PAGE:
Millennials: Here’s How To Catch Up If You’re Feeling Financially Behind

Cropped shot of an attractive young businesswoman standing alone and feeling stressed while going through her finances in her home.
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Millennials are now ages 26 to 41, so they are likely going through some major life transitions such as climbing the career ladder, buying a home or having kids. It’s also a time when many people may be evaluating their financial standing and may be feeling behind. Perhaps you have debt or haven’t started saving for retirement, or maybe you have nothing saved for emergencies. Whatever the case may be, there are ways to “catch up.”

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GOBankingRates spoke with financial experts to get their best advice for millennials who feel financially behind.

Reevaluate Your Budget and Spending Habits

If you’re falling behind on your financial goals, this could be a sign that your spending and saving are out of whack.

“It’s a good idea to take inventory of your entire financial situation,” said Maya Nijhawan, personal finance expert and co-founder and COO of Finch, a rewards card that auto-invests the cash back you earn. “Identify your fixed costs and where you may be able to reduce, pause or cut spending to give yourself some breathing room.”

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In addition to cutting back on monthly costs, regularly check in with yourself about how you are spending your money.

“Ultimately, managing your money comes down to choices and tradeoffs,” said Abby Wendel, president of consumer banking at UMB Bank. “Do you stay within your budget by making lunch at home or do you always buy take-out? Which car do you buy — new, used or do you lease one?”

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Make a Plan for Paying Off Debt

If you have debt, it can feel like being in a bottomless pit you will never get out of. But with the proper planning, it is possible to become debt-free. Nijhawan recommends starting with paying down your highest-interest-rate debt first and avoiding taking on more debt while doing so.

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“With inflation and cost of living increasing, it can be tempting to turn to your credit cards to cover increased costs, but it’s important to remember to only spend what you can afford to pay back in a given month,” she said. “Carrying a balance is super expensive. Most credit cards can cost you between 15% to 30% a year in interest. Each day your balance remains outstanding past the due date, you’ll accrue interest on your balance, and this can quickly snowball, not to mention negatively impact your credit score.”

Start Saving for Retirement ASAP

Even if you have nothing saved for retirement, thanks to compounding interest, you can catch up to where you need to be.

“Compound interest isn’t a myth,” said Howard Dvorkin, CPA and chairman at Debt.com. “Millennials might feel like they’ve fallen behind where they expected to be or where their parents were at their age, but expectations aren’t tangible. Your dollars are. Invest in a 401(k) if you have access to one [or] a Roth IRA if you don’t. It won’t seem like it matters, and for a while, it won’t. But years from now, you’ll be glad you did.”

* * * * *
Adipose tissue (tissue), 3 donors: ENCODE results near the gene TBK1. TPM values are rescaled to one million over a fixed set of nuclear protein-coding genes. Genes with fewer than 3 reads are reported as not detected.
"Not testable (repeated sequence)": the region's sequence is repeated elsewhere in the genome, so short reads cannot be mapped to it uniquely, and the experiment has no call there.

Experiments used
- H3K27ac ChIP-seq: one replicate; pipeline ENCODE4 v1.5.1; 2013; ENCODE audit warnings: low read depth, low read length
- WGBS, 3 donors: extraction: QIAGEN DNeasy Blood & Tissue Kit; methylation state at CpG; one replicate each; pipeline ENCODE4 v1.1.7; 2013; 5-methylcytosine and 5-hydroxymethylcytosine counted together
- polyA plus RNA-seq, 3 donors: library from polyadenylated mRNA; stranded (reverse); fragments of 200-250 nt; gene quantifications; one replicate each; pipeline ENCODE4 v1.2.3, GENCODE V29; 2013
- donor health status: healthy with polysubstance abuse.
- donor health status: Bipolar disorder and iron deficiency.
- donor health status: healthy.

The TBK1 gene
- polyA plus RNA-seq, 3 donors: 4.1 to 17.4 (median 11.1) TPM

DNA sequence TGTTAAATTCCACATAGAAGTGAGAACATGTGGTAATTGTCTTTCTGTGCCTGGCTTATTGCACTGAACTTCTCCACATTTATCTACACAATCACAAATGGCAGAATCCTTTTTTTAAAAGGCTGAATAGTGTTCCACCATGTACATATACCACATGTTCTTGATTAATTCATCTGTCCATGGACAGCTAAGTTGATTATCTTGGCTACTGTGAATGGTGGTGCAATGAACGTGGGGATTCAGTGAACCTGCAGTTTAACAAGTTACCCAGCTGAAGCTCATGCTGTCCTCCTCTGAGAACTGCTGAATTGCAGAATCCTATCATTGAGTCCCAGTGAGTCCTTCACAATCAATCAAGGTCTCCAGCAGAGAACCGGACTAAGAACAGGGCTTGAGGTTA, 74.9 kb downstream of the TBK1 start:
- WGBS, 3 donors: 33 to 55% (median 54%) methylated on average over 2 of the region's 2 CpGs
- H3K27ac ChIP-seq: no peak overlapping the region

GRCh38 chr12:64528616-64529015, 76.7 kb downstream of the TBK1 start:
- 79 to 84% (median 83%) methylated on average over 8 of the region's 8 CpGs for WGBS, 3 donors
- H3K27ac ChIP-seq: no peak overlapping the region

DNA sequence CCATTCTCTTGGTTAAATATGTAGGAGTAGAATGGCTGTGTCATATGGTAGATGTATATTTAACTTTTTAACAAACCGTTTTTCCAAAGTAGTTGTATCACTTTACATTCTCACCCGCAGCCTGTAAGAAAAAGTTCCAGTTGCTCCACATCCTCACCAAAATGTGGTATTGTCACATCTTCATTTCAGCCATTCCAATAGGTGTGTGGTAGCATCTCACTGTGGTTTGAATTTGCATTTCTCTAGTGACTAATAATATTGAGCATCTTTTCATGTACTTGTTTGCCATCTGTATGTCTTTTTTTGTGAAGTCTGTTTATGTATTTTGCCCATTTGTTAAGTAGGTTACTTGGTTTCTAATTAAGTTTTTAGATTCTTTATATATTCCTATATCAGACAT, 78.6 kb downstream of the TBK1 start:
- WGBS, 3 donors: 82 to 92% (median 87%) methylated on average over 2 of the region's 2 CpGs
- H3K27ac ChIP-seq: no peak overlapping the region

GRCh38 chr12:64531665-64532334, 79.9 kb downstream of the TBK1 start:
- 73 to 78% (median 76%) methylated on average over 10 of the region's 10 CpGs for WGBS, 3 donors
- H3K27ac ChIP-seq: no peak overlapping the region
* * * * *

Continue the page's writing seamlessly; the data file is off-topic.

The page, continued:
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If you do have a 401(k) plan through your employer, be sure that you are contributing enough to get your full employer match.

“A 401(k) match is where companies help boost your savings by matching your 401(k) contributions. For example, a common match is dollar-for-dollar up to 3% of your income,” Nijhawan said. “So if your income was $50,000, your employer would match your 401(k) contributions dollar-for-dollar up to $1,500. This is essentially free money — don’t leave it on the table.”

Build Up an Emergency Fund

Perhaps even more important than saving for your future self is to make sure you have a financial cushion built up that can protect you in the case of an unforeseen financial emergency, such as a job loss or medical event.

“Emergencies will happen to us all. Since we can’t predict what they’ll be or when they’ll happen, the best thing we can do is build up our safety net,” Nijhawan said. “Having an emergency fund will give you the peace of mind that you’ll be able to cover these unexpected expenses without going into debt. You’ll also be able to focus on the issue at hand without worrying about your finances. It’s recommended to save up at least three to six months worth of expenses. Setting up auto-payments into your emergency fund is a great way to help you reach your savings goal.”

Look for Ways To Earn More Money

It’s easier to catch up on your goals when you have more income to play with.

“As a general rule of thumb, when it comes to your salary, you should be reviewing it once a year to make sure you’re being paid what you’re worth,” Nijhawan said. “Equip yourself with quantitative and/or qualitative evidence that highlights your performance since your last raise, and determine the market rate for your position — knowledge is power! You could also consider taking on a side hustle to boost your earnings, cover increased costs and press the accelerator towards your financial goals.”

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About the Author

Gabrielle joined GOBankingRates in 2017 and brings with her a decade of experience in the journalism industry. Before joining the team, she was a staff writer-reporter for People Magazine and People.com. Her work has also appeared on E! Online, Us Weekly, Patch, Sweety High and Discover Los Angeles, and she has been featured on “Good Morning America” as a celebrity news expert. 
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